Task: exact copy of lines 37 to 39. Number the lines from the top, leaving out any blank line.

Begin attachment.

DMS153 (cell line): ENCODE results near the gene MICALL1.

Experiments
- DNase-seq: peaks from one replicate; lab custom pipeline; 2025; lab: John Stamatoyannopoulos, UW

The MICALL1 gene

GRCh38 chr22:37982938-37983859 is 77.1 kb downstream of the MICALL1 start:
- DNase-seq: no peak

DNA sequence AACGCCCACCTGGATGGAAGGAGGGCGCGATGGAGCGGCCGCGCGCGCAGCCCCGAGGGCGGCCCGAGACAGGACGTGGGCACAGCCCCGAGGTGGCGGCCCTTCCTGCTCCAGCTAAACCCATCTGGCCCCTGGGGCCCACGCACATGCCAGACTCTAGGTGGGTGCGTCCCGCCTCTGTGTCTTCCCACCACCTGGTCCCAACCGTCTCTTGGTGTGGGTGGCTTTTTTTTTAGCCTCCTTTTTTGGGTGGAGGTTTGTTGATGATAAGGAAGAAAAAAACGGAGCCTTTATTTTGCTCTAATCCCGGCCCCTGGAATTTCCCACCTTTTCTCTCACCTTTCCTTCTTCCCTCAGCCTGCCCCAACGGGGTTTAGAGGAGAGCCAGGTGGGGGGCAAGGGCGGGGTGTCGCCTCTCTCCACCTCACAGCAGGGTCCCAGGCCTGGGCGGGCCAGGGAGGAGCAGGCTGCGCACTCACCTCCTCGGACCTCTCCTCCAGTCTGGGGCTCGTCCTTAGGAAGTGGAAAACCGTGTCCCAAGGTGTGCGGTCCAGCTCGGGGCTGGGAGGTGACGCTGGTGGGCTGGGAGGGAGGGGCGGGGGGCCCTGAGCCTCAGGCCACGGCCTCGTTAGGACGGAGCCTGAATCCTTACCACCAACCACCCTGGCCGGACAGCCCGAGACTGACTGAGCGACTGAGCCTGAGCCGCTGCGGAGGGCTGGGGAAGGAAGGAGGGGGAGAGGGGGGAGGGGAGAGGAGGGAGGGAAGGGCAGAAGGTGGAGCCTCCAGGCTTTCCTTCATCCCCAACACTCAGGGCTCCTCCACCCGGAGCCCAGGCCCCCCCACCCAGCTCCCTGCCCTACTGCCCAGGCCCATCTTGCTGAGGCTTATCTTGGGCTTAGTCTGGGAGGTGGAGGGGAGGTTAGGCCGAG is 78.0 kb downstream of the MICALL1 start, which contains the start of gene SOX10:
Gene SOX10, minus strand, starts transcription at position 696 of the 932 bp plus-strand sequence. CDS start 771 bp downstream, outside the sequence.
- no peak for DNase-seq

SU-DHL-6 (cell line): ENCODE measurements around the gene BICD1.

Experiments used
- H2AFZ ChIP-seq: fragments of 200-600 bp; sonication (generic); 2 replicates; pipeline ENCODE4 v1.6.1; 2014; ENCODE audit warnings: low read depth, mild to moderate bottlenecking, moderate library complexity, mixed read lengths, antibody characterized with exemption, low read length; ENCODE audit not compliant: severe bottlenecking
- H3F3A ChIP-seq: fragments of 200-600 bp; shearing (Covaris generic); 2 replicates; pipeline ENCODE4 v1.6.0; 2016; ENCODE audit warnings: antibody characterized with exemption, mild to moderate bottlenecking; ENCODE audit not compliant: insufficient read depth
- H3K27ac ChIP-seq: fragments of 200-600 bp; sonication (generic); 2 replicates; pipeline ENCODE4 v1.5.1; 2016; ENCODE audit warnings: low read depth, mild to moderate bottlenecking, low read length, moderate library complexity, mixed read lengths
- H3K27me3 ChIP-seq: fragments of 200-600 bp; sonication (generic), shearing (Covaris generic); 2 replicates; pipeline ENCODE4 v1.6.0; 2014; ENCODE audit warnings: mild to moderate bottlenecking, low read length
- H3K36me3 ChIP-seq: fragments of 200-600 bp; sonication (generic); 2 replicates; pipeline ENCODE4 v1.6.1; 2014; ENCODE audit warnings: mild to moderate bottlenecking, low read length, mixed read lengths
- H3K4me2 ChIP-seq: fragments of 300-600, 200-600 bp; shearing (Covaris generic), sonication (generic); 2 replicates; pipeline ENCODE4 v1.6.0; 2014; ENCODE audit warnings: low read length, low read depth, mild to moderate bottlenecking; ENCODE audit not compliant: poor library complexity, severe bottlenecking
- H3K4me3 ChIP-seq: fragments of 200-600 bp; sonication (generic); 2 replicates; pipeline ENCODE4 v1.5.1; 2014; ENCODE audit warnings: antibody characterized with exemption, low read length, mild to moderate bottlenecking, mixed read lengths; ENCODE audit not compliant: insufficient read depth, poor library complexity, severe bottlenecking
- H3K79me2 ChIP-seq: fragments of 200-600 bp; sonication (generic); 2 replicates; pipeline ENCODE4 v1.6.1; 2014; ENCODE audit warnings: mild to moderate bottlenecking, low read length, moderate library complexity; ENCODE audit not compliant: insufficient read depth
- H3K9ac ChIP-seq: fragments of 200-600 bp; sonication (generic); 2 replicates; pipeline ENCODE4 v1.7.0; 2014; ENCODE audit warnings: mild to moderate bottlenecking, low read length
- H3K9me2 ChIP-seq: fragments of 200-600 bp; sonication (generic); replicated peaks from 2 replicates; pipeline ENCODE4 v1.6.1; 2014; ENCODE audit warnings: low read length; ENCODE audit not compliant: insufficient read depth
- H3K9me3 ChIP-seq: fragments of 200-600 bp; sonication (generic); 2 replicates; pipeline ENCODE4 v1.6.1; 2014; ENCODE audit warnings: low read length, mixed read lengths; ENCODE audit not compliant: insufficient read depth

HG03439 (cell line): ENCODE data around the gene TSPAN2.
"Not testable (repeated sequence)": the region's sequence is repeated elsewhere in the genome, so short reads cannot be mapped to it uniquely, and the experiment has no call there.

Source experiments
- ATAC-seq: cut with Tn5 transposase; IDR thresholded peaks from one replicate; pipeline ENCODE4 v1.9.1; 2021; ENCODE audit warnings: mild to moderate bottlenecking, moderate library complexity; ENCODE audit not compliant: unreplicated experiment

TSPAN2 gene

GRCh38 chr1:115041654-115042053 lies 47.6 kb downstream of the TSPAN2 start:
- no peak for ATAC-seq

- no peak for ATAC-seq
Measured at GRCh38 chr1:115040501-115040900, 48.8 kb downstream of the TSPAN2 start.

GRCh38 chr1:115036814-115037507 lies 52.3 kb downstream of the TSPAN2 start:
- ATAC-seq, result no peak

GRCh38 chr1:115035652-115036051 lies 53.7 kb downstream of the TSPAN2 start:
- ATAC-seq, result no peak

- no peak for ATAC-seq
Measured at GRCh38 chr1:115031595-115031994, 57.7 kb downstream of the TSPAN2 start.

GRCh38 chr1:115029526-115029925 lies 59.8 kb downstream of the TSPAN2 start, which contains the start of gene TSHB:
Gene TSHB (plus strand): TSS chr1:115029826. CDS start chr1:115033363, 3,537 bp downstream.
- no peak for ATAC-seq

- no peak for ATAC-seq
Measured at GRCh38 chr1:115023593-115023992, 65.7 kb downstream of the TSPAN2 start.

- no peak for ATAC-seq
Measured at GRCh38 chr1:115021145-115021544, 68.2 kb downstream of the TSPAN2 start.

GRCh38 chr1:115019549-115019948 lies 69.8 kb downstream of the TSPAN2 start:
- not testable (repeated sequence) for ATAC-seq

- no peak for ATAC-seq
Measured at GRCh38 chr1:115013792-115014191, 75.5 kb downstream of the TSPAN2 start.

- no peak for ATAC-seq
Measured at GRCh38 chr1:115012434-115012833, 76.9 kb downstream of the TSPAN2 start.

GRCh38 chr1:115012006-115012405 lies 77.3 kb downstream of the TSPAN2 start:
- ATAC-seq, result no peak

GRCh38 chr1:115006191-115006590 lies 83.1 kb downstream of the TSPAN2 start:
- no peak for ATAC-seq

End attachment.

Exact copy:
Measured at GRCh38 chr1:115031595-115031994, 57.7 kb downstream of the TSPAN2 start.

GRCh38 chr1:115029526-115029925 lies 59.8 kb downstream of the TSPAN2 start, which contains the start of gene TSHB:
Gene TSHB (plus strand): TSS chr1:115029826. CDS start chr1:115033363, 3,537 bp downstream.